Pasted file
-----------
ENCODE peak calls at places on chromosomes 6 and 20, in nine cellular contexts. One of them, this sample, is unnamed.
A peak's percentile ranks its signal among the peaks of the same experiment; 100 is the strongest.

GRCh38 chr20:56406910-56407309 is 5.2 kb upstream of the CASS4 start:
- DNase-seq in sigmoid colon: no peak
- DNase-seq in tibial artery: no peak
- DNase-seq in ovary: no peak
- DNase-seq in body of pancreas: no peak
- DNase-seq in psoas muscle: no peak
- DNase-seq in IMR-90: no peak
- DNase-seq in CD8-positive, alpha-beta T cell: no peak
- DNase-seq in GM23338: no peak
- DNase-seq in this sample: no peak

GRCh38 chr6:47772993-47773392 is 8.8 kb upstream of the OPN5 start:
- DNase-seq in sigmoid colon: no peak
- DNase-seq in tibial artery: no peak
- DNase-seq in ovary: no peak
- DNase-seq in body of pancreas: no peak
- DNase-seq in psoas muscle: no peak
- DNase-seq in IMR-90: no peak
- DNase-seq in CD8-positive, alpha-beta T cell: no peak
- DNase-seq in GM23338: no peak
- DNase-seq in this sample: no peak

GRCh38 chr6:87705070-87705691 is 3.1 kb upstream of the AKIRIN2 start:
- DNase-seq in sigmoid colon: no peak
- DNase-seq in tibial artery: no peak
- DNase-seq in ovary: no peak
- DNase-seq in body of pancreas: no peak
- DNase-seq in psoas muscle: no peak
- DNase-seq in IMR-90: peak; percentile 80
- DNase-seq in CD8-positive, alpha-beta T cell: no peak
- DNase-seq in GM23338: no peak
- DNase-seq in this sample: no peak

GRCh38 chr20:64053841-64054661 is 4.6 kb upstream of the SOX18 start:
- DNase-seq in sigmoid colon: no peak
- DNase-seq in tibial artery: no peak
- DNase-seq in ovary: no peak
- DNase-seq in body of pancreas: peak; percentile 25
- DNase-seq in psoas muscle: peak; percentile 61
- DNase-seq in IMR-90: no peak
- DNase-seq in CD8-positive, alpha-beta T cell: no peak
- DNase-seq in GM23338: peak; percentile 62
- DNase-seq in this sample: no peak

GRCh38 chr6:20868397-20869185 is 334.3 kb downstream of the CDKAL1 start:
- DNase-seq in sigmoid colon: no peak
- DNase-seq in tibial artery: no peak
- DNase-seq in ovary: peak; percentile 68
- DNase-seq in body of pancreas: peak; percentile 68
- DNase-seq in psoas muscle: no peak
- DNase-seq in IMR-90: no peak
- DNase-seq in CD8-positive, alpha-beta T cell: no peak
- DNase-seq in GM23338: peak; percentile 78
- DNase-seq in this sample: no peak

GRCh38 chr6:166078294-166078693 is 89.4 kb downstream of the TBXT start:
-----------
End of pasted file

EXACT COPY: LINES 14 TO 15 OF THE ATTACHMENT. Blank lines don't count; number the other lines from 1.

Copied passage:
- DNase-seq in sigmoid colon: no peak
- DNase-seq in tibial artery: no peak